With hindsight, Cable's deficit reduction plan looks better than Osborne's

Osborne's Plan A required the Chancellor to be lucky - and this Chancellor has not been lucky.

This year I am conducting a little experiment. I have two sealed envelopes in my office drawer. In one is a set of economic predictions made by astrologers at the start of the year; in the other a set of similar predictions made by ordinary journalists with no economic background. At the end of the year I intend to compare such random guessing with heavyweight economic soothsayers such as the Office of Budget Responsibility, the Bank of England, OECD, IFS and any economic think tank bold enough to make medium-term economic predictions on the nation's growth, employment, inflation, and so forth.

My money frankly is on the astrologers. The recent record of medium-term economic forecasting is lamentable - even if we ignore the unpredicted banking crash. What success we have seen amounts to little more than the suggestion that things will move in the direction they seem to be moving.

Now, I do not know if George Osborne trusted too much the entrail examining of economic experts, some of whom are now saying that he shouldn't have done exactly what they hitherto urged him to do. Nor can we be as sure as Ed Balls that the government went "too far, too fast" - particularly as Ed never got as far as telling anyone "how far or how fast" a government should go.

What we all can agree on, though, is that things are not going to plan. Yes, jobs are being created in the private sector, unemployment is not moving upwards, the deficit is down, our export markets are engaging with the emerging economies, inflation is low and our credit good.

However, friend and foe alike acknowledge that the plan hinges on economic growth and there's little positive news yet on that.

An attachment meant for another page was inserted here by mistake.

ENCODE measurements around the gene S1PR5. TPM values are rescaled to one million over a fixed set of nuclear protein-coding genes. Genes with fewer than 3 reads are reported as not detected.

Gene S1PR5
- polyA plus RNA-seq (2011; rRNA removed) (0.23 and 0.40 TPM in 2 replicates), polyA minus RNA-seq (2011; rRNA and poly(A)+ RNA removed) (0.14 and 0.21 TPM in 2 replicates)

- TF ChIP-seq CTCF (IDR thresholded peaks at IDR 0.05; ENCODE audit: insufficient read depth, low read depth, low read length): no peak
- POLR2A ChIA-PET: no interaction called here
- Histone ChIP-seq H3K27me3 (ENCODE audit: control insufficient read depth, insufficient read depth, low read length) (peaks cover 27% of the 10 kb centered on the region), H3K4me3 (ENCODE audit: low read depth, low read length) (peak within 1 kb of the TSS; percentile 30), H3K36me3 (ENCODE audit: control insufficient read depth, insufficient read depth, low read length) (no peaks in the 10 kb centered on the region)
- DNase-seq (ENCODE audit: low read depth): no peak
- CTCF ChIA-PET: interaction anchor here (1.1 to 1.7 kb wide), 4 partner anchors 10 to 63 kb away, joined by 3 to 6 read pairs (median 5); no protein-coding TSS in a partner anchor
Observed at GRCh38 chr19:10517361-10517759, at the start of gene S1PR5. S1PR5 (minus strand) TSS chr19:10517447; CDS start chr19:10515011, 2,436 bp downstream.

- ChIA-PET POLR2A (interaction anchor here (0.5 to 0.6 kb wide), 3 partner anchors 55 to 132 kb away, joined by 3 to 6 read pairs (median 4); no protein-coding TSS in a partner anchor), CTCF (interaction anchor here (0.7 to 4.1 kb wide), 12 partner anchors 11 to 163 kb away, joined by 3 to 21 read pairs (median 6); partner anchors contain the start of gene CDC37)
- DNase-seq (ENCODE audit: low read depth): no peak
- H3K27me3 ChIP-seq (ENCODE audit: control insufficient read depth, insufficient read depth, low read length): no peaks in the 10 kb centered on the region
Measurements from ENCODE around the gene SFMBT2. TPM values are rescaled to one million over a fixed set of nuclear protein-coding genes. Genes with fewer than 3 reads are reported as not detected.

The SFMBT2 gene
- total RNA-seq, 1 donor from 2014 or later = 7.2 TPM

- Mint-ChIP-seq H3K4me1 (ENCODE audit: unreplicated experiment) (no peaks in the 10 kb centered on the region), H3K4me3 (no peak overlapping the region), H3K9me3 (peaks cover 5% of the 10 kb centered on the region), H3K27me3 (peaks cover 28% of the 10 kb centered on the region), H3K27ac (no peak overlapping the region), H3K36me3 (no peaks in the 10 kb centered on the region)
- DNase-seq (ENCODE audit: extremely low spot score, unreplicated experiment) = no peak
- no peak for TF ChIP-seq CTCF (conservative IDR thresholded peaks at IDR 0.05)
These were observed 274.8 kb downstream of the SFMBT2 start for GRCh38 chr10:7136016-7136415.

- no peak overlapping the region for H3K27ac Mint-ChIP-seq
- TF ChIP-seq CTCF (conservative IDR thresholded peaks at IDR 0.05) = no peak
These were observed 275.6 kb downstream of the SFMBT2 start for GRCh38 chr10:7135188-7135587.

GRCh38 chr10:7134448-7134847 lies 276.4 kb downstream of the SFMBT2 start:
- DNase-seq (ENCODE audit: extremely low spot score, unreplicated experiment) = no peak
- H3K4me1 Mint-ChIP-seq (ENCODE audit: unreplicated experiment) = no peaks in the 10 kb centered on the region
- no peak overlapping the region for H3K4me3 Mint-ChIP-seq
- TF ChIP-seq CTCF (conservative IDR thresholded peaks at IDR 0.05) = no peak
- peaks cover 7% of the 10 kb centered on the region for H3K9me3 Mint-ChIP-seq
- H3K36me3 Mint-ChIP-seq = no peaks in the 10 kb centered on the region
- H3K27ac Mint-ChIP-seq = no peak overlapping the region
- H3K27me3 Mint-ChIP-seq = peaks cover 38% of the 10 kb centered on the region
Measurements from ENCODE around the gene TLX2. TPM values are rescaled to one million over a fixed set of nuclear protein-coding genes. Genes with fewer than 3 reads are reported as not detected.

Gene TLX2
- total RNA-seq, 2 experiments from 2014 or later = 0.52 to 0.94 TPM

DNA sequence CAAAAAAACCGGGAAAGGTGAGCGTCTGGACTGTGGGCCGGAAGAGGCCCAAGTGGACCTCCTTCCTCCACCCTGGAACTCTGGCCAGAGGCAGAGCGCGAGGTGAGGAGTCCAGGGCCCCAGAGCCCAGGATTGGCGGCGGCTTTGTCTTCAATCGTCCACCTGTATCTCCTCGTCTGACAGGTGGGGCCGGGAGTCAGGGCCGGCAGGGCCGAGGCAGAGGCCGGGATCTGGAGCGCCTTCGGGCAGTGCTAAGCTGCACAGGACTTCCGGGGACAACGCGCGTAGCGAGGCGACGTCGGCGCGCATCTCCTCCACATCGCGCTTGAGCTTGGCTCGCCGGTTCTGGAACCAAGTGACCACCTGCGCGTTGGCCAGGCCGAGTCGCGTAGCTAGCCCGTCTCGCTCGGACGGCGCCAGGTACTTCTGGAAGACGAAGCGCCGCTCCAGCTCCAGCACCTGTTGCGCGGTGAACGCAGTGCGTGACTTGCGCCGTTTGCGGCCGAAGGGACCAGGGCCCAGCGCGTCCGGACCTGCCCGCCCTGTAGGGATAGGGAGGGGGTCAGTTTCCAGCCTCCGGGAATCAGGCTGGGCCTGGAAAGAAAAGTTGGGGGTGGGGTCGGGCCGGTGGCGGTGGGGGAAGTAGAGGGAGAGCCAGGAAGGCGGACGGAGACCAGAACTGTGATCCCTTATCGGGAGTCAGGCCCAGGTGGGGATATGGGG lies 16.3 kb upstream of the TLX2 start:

I write this as someone who has voted in Parliament for every bit of the Chancellor's strategy and bought into its broad objectives. Government MPs cannot meaningfully adopt an a la carte approach to Budgets. I did not know if it would achieve all its major objectives but I certainly did not know it would not. I do not claim to know how crucial events in the EU have been in derailing that strategy.

What I entirely reasonably claim is that George's plan conceived before the 2010 election and implemented after it was bolder and potentially riskier than that advocated by Vince Cable and the Lib Dem Treasury team. Retrospectively and with all benefits of hindsight, slowing a little the pace of deficit of reduction to better protect economically-useful capital expenditure as suggested by Vince looks as though it might have been a better bet.

It is not that Plan A could not have worked or that the sage of Twickenham was necessarily right. It required though a number of other things to go right or not go badly wrong - for the Chancellor to be lucky - and this Chancellor has not been lucky.

It probably did not help that in act of misguided hubris the Regional Development Agencies were given their marching orders from day one - particularly as the replacement Local Enterprise Partnerships have struggled either to find their feet or get real money flowing through the system. RDAs stood in need of reform but the incoming government's penchant for "radical restructuring" has led in more than one area to a lot of time being wasted doing just that.

One cannot help thinking that much of this is a poisonous consequence of the tribalism that bedevils British politics whereby incoming governments are expected to behave like the Taliban blowing up Buddhas. One hoped that coalition could offset this tendency.

That’s why the reasoned tone as much as much as the substance of Alistair Darling's intervention last week matters. Frankly positioned as George Osborne is between supply-side zealots who see manic deregulation as a cure-all and irritating post match analysis from the Lib Dem benches, anything that makes non-partisan discussion and decision-making easier must be welcome.

For regardless of what party we belong to or what sector of the economy we work in, it is becoming painfully clear that facile and easy solutions to our economic plight are not available and for better or worse - we are all in this together.

John Pugh is the Lib Dem MP for Southport

George Osborne hasn't had any luck. Photograph: Getty Images

John Pugh is the Lib Dem MP for Southport.